The main and most recognizable technique is the facade pattern. The zigzag green-and-white pattern unites longitudinal walls of the long slab, producing various optical effects: looking from the Leningrad Highway, we perceive more and more acutely the horizontals that pull us in; looking from the southeast, we get mesmerized by zigzags, and from some angles – by the ripples of the diagonals. Here is the thing, though: the pattern is the same, yet it looks different depending on the shape, to which it is applied; it also has an ability to change depending on the angle of perception. Not every pattern can do that.
Yet another interesting feature: the pattern almost fully integrates the windows, making them a part of it. We are used to thinking about the facade as alternation of piers and window apertures, are we not? Here, however, the facade produces quite a different impression; one even needs to make a mental effort to make out where the windows are – the first thing that meets the eye is an integral structure governed by its internal laws. The pattern helps alleviate the scale – it is commonly accepted that the best technique in this respect is large spots, yet, by “devouring” the windows, the pattern turns the whole house into a spot with in intricate outline.
Meanwhile, everything is constructed here in a very simple and even economical way. The broad “modernist” windows are grouped together in threes horizontally: inside of a group, the piers are dark-brown, and on the sides the piers are white. However, the horizontal of the white zigzag unites two windows instead of three – the remaining space being filled by green inserts that make one perceive the whole house as “green”, even though such elements account for 15-20% of the facade. The panels are of the simple kind, mounted on rivets, even in the bottom floors. However, the white surfaces are covered in white “polka dot” pattern, which, when viewed from a distance, imitates slit metal that turns the rivet circles into a conventionality and alleviates the excessive brightness of the white. The middle window in the group below is highlighted by a black stripe running on white, this stripe hitting the corner of the zigzag and resonating with the dark metal of the deep chamfers. This rapport is not exactly groundbreaking or super-complex, but all these things put together do yield a certain fractal – a great new way to fight the monotony of the look-alike windows.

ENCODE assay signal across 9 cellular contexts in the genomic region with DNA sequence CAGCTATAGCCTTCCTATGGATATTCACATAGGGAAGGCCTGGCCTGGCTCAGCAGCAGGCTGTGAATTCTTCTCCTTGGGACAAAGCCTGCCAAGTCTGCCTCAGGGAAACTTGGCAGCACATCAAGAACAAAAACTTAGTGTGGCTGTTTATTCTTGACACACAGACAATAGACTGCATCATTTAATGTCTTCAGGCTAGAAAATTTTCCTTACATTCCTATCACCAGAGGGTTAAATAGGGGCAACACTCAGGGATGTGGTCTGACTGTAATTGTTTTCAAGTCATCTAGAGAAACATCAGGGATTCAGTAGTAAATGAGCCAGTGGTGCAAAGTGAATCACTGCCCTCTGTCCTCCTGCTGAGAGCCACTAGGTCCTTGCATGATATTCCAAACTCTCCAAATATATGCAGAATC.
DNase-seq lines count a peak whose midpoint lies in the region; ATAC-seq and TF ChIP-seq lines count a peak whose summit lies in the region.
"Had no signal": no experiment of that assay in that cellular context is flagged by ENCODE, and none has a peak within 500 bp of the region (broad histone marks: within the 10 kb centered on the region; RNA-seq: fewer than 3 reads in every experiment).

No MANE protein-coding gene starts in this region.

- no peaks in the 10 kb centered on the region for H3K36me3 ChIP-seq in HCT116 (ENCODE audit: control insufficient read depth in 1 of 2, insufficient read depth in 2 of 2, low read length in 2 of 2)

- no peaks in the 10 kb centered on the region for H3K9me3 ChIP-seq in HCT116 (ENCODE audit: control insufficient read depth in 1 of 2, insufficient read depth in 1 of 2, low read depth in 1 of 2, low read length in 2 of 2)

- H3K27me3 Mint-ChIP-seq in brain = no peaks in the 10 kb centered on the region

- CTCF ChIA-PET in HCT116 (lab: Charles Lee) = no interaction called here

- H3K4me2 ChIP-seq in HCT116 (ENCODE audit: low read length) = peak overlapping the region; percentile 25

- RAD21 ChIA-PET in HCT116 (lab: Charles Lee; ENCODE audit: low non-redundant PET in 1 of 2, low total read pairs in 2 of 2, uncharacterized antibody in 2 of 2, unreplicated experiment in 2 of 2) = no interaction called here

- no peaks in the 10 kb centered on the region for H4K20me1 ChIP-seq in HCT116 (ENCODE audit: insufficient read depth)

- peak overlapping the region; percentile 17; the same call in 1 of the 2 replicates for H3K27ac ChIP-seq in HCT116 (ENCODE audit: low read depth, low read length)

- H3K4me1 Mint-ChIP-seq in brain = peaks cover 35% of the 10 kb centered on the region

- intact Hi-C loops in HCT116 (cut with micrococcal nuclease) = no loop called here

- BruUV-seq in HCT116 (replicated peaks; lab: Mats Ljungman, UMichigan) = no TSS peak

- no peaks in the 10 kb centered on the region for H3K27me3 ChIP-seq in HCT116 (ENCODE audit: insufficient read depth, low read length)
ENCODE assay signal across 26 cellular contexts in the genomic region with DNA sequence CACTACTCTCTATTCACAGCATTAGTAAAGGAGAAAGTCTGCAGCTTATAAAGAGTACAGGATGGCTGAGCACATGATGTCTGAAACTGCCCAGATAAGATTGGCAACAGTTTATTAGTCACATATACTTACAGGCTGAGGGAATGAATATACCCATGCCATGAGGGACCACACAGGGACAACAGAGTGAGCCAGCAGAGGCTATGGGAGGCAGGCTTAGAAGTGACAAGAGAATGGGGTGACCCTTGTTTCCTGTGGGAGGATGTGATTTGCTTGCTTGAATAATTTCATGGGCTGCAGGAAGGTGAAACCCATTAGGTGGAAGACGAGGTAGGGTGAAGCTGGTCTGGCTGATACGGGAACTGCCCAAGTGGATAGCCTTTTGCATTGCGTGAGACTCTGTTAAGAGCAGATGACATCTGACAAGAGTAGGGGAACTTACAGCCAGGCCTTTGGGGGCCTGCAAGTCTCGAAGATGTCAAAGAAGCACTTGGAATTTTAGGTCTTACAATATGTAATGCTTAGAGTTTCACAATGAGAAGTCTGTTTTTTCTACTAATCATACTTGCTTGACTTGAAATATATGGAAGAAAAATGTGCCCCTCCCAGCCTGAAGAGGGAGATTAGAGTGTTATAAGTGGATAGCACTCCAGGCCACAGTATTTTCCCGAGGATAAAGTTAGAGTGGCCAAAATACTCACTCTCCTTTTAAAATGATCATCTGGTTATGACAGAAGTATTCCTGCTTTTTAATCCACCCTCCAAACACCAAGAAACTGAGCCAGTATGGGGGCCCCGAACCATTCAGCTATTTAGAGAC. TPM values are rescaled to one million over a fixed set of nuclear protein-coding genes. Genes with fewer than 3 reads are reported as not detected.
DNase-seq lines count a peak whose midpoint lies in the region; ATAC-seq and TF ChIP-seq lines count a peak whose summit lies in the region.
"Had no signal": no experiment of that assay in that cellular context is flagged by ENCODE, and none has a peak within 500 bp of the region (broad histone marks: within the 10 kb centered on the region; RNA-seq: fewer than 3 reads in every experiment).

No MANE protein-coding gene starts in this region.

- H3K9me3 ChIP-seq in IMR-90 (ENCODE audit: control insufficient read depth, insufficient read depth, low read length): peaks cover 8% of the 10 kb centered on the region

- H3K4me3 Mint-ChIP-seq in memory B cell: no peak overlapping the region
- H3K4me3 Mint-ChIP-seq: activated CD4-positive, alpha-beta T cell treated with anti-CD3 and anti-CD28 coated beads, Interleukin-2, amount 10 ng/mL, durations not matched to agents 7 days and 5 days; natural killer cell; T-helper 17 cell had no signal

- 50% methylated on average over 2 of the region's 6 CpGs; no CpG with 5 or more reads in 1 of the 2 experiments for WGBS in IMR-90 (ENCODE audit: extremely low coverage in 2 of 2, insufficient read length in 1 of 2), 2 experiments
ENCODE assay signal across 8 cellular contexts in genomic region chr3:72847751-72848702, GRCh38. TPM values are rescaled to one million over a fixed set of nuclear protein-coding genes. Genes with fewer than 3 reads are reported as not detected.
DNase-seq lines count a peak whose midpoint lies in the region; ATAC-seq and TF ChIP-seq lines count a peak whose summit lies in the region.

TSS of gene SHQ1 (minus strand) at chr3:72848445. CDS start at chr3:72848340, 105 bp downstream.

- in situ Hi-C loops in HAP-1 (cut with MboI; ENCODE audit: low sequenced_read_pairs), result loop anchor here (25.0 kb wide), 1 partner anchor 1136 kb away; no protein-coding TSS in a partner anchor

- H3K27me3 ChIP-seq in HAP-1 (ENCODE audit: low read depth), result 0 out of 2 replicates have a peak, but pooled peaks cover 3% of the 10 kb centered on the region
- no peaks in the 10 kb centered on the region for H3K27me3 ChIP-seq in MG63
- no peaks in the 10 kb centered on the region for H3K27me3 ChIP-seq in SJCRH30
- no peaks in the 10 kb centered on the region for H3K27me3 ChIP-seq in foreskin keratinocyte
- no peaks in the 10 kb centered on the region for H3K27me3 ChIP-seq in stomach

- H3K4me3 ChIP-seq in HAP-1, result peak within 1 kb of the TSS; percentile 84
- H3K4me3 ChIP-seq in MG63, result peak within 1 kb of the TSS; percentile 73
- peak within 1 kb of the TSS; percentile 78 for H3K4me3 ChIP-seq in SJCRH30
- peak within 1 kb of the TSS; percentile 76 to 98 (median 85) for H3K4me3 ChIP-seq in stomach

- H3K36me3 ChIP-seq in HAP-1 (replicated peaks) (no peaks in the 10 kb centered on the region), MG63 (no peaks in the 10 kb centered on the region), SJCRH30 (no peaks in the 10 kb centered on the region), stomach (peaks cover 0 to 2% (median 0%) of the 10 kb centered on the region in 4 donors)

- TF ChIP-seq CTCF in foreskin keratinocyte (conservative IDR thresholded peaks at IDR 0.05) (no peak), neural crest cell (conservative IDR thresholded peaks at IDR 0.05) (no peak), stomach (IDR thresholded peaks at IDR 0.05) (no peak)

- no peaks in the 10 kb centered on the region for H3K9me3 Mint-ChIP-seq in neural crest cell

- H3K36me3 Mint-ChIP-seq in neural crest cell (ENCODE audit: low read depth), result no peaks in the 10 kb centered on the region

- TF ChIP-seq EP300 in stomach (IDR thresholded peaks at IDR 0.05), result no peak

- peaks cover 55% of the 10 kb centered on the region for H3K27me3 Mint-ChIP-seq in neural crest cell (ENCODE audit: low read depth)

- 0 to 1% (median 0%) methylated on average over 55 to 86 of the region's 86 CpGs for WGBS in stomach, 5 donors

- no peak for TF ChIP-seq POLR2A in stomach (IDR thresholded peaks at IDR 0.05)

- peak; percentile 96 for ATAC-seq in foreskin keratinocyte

From the side of the yard, the zigzag looks the same, and it develops in the same direction, from south to north, working to create an impression of homogeneous matter of the entire slab. Here, however, the architects are adding slit metallic grates of the staircase halls, whose punctured polka dot pattern looks like the prototype of the circles on the white panels. In the evenings, black metallic piers come into play – they glitter in the rays of the setting sun and get reflected in the windows, adding a deep golden hue.
On the side ends, the zigzags turn into horizontal stripes, which also highlight the imaginary uniformity of the material that the buildings are made of: it all looks as if somebody cut a stone with a certain structure, and on longitudinal section it yielded one complex pattern, and on cross section it yielded another one, let’s say, striped. The colored stripes of the long house are, of course, green, while the minor slab, which has neither longitudinal dimension nor zigzags, looks like this: on its north side, the stripes are monochrome, and on the south side they are dark crimson, like an echo of the red ramp of the arena.